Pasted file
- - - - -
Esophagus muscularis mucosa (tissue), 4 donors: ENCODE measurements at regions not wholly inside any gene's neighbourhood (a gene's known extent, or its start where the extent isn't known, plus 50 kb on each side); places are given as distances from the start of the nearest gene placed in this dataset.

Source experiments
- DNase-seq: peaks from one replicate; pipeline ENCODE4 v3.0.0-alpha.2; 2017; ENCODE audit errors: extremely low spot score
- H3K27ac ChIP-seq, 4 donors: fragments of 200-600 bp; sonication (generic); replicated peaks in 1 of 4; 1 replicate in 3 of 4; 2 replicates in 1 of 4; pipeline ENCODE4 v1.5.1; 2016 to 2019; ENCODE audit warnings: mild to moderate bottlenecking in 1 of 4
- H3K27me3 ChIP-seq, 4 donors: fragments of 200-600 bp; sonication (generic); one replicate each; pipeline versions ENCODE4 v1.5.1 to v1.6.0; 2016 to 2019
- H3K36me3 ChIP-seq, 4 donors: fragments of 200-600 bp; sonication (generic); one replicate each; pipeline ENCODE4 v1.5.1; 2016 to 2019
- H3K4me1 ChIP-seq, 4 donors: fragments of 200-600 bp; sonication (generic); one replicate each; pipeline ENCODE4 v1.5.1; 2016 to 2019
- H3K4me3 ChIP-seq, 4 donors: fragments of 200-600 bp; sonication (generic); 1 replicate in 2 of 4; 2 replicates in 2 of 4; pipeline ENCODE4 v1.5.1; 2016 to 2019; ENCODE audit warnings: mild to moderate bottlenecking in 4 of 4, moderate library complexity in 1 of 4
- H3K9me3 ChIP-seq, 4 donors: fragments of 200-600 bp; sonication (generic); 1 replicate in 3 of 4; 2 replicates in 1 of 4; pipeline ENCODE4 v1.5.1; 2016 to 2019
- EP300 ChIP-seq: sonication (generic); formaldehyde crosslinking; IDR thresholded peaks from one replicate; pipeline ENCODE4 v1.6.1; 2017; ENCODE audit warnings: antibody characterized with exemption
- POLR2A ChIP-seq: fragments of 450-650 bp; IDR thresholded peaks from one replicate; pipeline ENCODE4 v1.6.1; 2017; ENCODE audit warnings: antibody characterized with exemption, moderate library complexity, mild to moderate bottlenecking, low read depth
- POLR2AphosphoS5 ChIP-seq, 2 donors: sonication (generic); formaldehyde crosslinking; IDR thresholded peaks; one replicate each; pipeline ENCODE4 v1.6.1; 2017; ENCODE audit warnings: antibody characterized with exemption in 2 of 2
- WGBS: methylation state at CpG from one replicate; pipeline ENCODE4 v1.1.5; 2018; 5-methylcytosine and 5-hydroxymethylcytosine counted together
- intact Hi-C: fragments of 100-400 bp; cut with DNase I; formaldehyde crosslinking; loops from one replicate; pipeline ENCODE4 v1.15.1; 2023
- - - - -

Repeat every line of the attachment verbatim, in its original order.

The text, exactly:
Esophagus muscularis mucosa (tissue), 4 donors: ENCODE measurements at regions not wholly inside any gene's neighbourhood (a gene's known extent, or its start where the extent isn't known, plus 50 kb on each side); places are given as distances from the start of the nearest gene placed in this dataset.

Source experiments
- DNase-seq: peaks from one replicate; pipeline ENCODE4 v3.0.0-alpha.2; 2017; ENCODE audit errors: extremely low spot score
- H3K27ac ChIP-seq, 4 donors: fragments of 200-600 bp; sonication (generic); replicated peaks in 1 of 4; 1 replicate in 3 of 4; 2 replicates in 1 of 4; pipeline ENCODE4 v1.5.1; 2016 to 2019; ENCODE audit warnings: mild to moderate bottlenecking in 1 of 4
- H3K27me3 ChIP-seq, 4 donors: fragments of 200-600 bp; sonication (generic); one replicate each; pipeline versions ENCODE4 v1.5.1 to v1.6.0; 2016 to 2019
- H3K36me3 ChIP-seq, 4 donors: fragments of 200-600 bp; sonication (generic); one replicate each; pipeline ENCODE4 v1.5.1; 2016 to 2019
- H3K4me1 ChIP-seq, 4 donors: fragments of 200-600 bp; sonication (generic); one replicate each; pipeline ENCODE4 v1.5.1; 2016 to 2019
- H3K4me3 ChIP-seq, 4 donors: fragments of 200-600 bp; sonication (generic); 1 replicate in 2 of 4; 2 replicates in 2 of 4; pipeline ENCODE4 v1.5.1; 2016 to 2019; ENCODE audit warnings: mild to moderate bottlenecking in 4 of 4, moderate library complexity in 1 of 4
- H3K9me3 ChIP-seq, 4 donors: fragments of 200-600 bp; sonication (generic); 1 replicate in 3 of 4; 2 replicates in 1 of 4; pipeline ENCODE4 v1.5.1; 2016 to 2019
- EP300 ChIP-seq: sonication (generic); formaldehyde crosslinking; IDR thresholded peaks from one replicate; pipeline ENCODE4 v1.6.1; 2017; ENCODE audit warnings: antibody characterized with exemption
- POLR2A ChIP-seq: fragments of 450-650 bp; IDR thresholded peaks from one replicate; pipeline ENCODE4 v1.6.1; 2017; ENCODE audit warnings: antibody characterized with exemption, moderate library complexity, mild to moderate bottlenecking, low read depth
- POLR2AphosphoS5 ChIP-seq, 2 donors: sonication (generic); formaldehyde crosslinking; IDR thresholded peaks; one replicate each; pipeline ENCODE4 v1.6.1; 2017; ENCODE audit warnings: antibody characterized with exemption in 2 of 2
- WGBS: methylation state at CpG from one replicate; pipeline ENCODE4 v1.1.5; 2018; 5-methylcytosine and 5-hydroxymethylcytosine counted together
- intact Hi-C: fragments of 100-400 bp; cut with DNase I; formaldehyde crosslinking; loops from one replicate; pipeline ENCODE4 v1.15.1; 2023